• #nutanix@cvm$ cluster status

and the message should appear “Cluster is currently unconfigured. Please create the cluster.” This is expected and correct  At this time, login to Prism and attempt to add the cvm to the cluster. If the procedure doesn’t seem to work, make sure internal vSwitch is present(this method will not work without communication over network) and make sure CVM is able to reach host over management network (CVM & HOST should be configured on the same subnet). If you are facing issues with the Foundation process on the Controller VM in question, proceed to the next steps.

Verify if the Foundation process is working. Nutanix recommends that you use both the genesis status and ps -ef commands to check the Foundation status.

nutanix@cvm$ ps -ef | grep foundation

nutanix 19291 4616 0 19:10 pts/0 00:00:00 grep foundation

You can see that the Foundation process is not working

Kill the Foundation process if it is alive.

$ genesis stop foundation

$ kill -9 PID

  • Remove the zk entries from /etc/hosts

nutanix@cvm$ vi /etc/hosts localhost localhost.localdomain localhost4 localhost4.localdomain4::1 localhost localhost.localdomain localhost6 localhost6.localdomain6 Nutanix-Controller-VM NTNX-16SM65110113-A-CVM

  • Stop the zookeeper process.

nutanix@cvm$ genesis stop zookeeper

  • Verify that the .node_unconfigure file does not exist

nutanix@cvm$ rm .node_unconfigure

rm: cannot remove `.node_unconfigure’: No such file or directory

  • Verify if the cluster is destroyed or not.

nutanix@cvm$ cluster status

2016-07-11 19:13:24 CRITICAL cluster:2143 Cluster is currently unconfigured. Please           create the cluster

You can see that the cluster is destroyed.

Verify if the Foundation process is now working or not

nutanix@cvm$ genesis status


You can see that Foundation to create new cluster is now working



Nishant Panchal







Lenovo B-300 (Brocade) Fibre Channel switch configuration- SAN Switch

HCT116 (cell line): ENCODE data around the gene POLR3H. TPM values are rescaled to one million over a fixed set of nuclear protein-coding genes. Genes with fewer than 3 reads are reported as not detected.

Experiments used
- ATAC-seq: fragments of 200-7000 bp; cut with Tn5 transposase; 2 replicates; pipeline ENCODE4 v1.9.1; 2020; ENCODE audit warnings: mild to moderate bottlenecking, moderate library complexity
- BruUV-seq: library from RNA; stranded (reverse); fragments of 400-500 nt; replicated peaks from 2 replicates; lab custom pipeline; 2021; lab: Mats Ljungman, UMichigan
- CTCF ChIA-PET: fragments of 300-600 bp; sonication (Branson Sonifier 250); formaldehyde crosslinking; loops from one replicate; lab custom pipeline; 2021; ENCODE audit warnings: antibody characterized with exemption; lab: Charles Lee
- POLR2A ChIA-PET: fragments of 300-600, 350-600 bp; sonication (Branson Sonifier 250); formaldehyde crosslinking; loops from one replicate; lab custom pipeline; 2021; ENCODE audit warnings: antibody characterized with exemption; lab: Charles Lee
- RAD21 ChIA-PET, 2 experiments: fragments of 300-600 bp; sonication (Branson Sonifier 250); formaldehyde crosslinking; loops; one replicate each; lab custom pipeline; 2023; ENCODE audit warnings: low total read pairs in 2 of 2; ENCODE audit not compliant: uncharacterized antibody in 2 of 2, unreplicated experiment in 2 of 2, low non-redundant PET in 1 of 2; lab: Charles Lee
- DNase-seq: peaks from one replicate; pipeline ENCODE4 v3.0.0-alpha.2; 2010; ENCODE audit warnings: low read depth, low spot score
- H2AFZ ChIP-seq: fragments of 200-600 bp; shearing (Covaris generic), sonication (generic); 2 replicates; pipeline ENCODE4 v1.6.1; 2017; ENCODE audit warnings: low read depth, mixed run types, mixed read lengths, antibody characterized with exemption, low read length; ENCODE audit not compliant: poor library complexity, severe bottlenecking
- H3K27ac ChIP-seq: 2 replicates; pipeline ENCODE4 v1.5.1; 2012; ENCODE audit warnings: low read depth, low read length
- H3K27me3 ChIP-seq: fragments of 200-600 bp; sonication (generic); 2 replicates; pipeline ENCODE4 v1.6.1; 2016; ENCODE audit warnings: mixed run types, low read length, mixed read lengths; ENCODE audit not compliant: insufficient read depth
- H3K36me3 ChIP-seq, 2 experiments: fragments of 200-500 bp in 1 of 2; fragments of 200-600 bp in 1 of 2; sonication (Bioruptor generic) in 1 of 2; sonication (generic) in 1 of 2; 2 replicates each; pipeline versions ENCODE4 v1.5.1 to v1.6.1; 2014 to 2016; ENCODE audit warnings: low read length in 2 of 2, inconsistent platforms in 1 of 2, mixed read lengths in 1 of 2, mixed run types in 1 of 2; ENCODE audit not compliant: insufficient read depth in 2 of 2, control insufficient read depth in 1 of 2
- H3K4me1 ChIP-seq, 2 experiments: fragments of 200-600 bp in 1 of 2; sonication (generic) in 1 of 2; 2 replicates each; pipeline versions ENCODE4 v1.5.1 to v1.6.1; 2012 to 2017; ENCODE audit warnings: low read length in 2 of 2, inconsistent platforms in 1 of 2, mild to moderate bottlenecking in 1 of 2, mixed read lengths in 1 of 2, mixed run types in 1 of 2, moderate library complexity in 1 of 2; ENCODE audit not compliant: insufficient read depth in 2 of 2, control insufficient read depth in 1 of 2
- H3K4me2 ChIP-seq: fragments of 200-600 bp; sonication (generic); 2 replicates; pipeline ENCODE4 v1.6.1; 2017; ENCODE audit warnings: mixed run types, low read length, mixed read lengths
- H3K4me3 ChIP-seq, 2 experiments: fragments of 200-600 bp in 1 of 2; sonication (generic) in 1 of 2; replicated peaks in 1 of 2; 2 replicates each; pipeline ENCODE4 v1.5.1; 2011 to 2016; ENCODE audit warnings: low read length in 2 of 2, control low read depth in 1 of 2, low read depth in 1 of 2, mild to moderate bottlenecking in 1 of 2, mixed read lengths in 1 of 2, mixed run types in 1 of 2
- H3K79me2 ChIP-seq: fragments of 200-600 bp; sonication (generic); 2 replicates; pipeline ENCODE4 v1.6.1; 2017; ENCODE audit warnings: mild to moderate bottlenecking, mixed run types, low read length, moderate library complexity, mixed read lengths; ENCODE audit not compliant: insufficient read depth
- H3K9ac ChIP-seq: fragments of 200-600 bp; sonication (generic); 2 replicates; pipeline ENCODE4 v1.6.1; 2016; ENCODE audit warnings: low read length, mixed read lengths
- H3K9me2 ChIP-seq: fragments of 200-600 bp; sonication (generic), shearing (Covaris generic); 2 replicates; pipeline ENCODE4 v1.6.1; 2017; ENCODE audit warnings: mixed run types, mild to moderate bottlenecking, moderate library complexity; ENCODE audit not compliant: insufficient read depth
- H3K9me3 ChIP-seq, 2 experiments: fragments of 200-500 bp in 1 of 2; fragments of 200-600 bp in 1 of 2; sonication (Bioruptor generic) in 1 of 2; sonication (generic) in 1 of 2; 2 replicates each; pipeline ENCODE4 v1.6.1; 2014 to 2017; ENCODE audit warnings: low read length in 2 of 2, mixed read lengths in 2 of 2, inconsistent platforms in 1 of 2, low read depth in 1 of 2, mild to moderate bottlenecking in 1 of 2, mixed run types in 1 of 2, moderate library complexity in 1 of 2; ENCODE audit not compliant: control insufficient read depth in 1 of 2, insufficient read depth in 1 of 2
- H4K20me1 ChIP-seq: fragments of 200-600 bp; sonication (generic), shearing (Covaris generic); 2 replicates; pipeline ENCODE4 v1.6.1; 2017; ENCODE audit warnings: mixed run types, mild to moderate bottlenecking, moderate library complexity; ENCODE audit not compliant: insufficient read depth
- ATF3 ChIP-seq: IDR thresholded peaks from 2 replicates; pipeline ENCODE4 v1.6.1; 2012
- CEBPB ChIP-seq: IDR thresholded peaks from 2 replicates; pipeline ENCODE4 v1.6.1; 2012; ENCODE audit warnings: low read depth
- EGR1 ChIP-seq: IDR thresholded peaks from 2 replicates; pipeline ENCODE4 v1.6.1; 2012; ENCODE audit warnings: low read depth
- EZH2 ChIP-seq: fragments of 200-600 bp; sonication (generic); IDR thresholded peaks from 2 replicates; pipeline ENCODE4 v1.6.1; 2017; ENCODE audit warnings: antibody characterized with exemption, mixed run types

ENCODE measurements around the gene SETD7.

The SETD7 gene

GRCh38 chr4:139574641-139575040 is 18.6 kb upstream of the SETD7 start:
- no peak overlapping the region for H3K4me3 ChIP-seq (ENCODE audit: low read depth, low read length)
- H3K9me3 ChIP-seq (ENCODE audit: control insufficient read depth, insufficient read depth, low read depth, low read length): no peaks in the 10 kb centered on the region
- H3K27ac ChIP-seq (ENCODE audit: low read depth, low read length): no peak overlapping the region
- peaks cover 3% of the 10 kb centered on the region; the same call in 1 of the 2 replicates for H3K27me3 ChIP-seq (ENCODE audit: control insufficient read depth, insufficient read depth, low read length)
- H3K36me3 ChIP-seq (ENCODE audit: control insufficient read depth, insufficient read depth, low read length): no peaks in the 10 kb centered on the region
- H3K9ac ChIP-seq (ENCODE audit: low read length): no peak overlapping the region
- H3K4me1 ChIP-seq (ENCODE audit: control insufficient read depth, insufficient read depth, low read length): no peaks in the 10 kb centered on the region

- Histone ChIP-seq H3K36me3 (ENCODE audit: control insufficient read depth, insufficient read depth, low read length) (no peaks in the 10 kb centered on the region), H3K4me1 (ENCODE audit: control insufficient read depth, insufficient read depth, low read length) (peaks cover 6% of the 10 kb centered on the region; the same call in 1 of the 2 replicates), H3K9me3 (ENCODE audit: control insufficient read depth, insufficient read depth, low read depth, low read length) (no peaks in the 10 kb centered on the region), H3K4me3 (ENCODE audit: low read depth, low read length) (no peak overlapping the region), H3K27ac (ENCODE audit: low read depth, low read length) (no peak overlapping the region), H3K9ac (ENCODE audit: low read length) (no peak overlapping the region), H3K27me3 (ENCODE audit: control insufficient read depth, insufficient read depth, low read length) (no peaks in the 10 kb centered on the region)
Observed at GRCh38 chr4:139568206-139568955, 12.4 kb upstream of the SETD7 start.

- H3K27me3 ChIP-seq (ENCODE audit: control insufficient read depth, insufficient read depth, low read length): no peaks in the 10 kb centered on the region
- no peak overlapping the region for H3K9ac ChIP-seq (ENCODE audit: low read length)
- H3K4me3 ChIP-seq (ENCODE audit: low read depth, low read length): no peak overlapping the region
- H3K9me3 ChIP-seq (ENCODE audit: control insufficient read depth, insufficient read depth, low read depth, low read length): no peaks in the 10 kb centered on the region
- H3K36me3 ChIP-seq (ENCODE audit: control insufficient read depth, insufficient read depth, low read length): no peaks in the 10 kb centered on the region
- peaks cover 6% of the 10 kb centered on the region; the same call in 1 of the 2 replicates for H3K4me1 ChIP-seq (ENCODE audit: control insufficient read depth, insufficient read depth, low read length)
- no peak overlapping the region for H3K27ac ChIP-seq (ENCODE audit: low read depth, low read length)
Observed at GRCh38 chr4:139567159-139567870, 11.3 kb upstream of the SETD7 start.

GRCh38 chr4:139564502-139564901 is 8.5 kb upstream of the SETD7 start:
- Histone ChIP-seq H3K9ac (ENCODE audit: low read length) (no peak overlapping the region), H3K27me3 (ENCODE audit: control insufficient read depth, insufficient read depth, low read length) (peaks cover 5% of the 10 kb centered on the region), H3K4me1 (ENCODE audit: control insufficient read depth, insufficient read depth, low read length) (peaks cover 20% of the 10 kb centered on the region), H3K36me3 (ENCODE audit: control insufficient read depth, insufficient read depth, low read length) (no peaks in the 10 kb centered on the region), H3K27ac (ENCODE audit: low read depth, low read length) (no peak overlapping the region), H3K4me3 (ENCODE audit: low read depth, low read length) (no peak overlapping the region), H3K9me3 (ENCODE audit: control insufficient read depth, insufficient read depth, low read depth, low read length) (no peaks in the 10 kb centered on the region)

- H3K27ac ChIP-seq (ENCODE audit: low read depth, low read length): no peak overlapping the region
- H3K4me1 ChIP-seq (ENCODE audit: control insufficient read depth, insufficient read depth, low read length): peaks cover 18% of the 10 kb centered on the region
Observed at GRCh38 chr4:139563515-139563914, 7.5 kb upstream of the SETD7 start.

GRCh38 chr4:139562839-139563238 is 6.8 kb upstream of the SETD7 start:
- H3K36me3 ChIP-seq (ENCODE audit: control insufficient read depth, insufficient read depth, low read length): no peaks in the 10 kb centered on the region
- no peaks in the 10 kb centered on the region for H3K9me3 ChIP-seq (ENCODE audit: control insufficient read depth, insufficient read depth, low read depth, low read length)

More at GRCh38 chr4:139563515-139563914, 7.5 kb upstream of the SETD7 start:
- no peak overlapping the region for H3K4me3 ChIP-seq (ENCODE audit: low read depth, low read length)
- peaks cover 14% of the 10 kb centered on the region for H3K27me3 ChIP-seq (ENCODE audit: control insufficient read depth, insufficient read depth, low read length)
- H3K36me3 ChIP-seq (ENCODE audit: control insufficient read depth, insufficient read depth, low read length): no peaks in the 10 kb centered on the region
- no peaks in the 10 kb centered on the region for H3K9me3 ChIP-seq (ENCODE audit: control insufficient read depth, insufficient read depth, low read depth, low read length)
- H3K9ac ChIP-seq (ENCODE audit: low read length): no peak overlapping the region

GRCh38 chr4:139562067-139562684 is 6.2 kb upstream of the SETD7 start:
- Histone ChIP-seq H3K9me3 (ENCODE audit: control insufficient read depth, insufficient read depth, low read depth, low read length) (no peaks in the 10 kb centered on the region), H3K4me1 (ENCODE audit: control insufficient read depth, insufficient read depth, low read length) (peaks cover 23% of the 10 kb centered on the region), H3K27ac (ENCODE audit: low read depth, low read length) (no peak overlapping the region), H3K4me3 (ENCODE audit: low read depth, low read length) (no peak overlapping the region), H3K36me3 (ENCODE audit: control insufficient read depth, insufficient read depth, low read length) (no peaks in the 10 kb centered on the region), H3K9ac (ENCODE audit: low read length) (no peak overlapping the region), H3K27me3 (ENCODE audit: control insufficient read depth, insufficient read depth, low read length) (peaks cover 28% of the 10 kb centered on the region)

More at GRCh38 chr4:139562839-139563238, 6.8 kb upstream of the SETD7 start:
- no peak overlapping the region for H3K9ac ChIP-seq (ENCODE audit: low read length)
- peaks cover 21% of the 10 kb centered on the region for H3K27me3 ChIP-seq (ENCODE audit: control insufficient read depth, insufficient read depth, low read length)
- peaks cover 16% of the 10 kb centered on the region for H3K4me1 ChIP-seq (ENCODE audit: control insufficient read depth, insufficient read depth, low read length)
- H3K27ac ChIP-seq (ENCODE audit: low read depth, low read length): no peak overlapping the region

In this Blogs I am sharing some handy commands to configure the Lenovo B300 SAN switch, the steps are working very well with the Lenovo B300 SAN switch but it should also work fine with other B sequences SAN switch as all others switches such as HP, IBM are from the same mother (Brocade), I often had a scenario where the client doesn’t have a full fabric license and due to which replacement of the existing switch become manual task without ISL configuration, following are the steps to prepare the Lenovo B300 switch :-

 Switch admin configuration :

  1. Change the default ( Management IP address
  2. Active the license port license, note down truncation key and get the license key from the Brocade swportal
  3. Upgrade the firmware if required

Switch zone configuration :

 Run #showcfg on the existing old switch and note down all the configuration

1.Create alias

##alicreate “ESXIHOST01″,”20:00:00:24:ff:09:bf:9f; 20:01:00:1b:32:29:cb:1b”

2. Create zone

##zonecreate “zonename”, “ESXIHOST01; ESXIHOST02,

3.Create configuration

##cfgcreate “configuration name”,”zonename1;zonename2,

4.Save configuration


5.Enable saved configuration

## cfgenable configurationname


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Whats new with NetBackup 8.2 for Nutanix AHV

Being a NetBackup expert , I always appreciate veritas to provide deep integration of NetBackup with the compatible technology’s . NetBackup Version 8.2 is GA from date June 2019 and has added good values to setup backup for Nutanix AHV

NetBackup 8.2 introduces an enhanced experience for the recovery of Nutanix AHV VMs that are protected using the BigData policy. The Administration Console’s Backup, Archive, and Restore page or the command line options can be used to plan the complete VM recovery in a user-friendly manner.